Hello, John. I acknowledge the stats you listed, yet they don't tell the whole story. There are other stats -- just as valid -- that show that men are often less fortunate than women. Consider:
You stated: "In Canada, women are three times more likely to be murdered by their spouses than men. . . In the United States, women are five times more likely to be beaten or otherwise abused by their spouses. Four women per day die from this. . . . Women are raped or otherwise sexually assaulted six times more often than men, and those who are victims an average of 2.9 times within the year. This amounts to one in six women."
OK . . but if you look at the FBI's "Uniform Crime Report," you see repeatedly that MEN are many, MANY times more likely to be the victims of violent crime and to die as a result of violent crimes than are women. Of course, most of the offenders are also men. I didn't say that men are often injured or killed by women (though a certain number are). It makes no difference to me whether I would be beaten or killed by a woman or by another man -- either way, I am just as injured, and just as dead. I think it would be SEXIST for anyone to say that the gender of the offender makes a difference. I don't deserve to die just because I am a man and more men are criminals!
In the U.S., the average life expectancy of women is 7 YEARS longer than for men. While the common presumption (often stated by feminists) is that women are underserved by the medical community (amongst, they say, countless others), males are more likely to die at every age than females, have onset of heart disease approximately 10 years sooner than women, and those men who live to old age are generally less well, mentally and physically, than their female counterparts. Of course, people attribute the difference to innate biological differences between men and women (makes me wonder HOW MUCH LONGER they think females should outlive males if medical care were "equal"). Fine and good, but in any other indice in which males out-perform females, I never hear that difference described as "natural." Whether it is specialized physical training to try to close the strength gap in cities' safety forces or in the military . . or if it is female-only math or science classes . . today, we don't ever really accept a natural gender superiority unless it is in an area where women excel over men.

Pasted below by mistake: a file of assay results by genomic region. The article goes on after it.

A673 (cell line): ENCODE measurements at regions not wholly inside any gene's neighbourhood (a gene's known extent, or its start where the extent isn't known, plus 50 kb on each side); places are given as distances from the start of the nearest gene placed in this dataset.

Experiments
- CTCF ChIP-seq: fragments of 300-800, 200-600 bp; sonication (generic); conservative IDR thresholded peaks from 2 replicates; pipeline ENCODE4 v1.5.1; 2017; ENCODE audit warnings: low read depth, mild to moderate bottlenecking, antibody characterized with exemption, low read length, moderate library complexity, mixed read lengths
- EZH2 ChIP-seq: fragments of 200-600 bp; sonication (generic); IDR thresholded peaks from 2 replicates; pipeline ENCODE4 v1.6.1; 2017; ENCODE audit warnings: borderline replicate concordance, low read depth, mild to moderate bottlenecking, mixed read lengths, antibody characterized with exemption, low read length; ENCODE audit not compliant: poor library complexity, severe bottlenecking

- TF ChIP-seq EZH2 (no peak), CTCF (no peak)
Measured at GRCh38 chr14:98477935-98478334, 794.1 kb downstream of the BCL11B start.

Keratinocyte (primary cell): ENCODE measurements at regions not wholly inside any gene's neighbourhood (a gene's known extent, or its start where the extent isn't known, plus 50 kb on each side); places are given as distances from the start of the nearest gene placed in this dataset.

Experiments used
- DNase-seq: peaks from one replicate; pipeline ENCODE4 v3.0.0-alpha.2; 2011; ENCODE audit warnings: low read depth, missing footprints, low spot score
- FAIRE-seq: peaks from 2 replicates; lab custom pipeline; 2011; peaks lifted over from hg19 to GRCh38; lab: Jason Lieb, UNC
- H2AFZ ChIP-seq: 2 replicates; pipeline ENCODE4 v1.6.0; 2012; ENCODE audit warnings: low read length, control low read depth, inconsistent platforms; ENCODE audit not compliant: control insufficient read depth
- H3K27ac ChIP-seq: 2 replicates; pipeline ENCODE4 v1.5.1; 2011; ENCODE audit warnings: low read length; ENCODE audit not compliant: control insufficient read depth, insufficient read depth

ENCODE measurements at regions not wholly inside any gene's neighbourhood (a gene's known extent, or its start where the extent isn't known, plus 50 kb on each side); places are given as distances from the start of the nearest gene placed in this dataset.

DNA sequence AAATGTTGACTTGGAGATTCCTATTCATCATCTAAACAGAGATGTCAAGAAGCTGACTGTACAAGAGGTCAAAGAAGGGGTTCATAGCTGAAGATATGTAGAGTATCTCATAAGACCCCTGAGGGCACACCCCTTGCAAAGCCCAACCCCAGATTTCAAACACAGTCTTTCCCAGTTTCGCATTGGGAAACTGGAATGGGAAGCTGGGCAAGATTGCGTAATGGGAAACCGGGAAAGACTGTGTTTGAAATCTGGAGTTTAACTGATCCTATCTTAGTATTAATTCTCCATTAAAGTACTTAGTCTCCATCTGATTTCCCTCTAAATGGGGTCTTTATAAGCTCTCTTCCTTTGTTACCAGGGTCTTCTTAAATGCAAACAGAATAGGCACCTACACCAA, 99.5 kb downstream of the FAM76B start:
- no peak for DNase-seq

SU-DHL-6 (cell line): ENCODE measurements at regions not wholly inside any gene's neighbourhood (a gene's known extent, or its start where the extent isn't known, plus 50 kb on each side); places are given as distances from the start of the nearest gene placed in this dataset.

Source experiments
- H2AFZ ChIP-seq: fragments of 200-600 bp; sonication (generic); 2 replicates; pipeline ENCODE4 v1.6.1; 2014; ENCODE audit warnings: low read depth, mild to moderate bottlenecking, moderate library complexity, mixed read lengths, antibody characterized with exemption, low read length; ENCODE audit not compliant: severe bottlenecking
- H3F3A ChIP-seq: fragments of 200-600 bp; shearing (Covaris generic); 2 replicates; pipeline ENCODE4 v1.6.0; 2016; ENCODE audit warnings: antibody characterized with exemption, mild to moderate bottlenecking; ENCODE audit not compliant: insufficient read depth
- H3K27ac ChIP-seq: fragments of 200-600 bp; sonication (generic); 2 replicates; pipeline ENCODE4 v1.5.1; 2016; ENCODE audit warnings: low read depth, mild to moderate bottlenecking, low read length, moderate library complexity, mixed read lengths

You stated: "In the U.S, women on average earn about 75% or what their male collegues may make ("African American" women average 66%, and "Latin American" women average about 55%)." Have you seen/read the study that compared male and female workers and conclude that the wage difference is much less for men/women who don't interrupt that work career by taking time off to be with their children? The study I read about stated that the average salaries of female workers who continued to work was 98% that of male workers. One other comforting thought (if you're concerned about the plight of females in the workforce): Much of the gender wage disparity today is amongst older workers, which is a historical artifact -- 20-30+ years ago, males pursued higher-paying jobs at much higher rates than women of the same age. So, it only makes sense that today's senior professionals and managers are disproportionately male. However, as more women have entered tradionally male-dominated, higher-paying professions, the wage disparities are gradually vanishing. In fact , young women are pursuing college educations, including graduate degrees in many fields, at higher rates than men. As women increasingly fill the ranks of professions, and as the manufacturing/factory jobs that were once mainstays of the male workforce continue to dwindle, the prospect is that women in the future will have HIGHER incomes than their male counterparts.
I want to continue, but this is getting long and I'll take it to a new post . . . .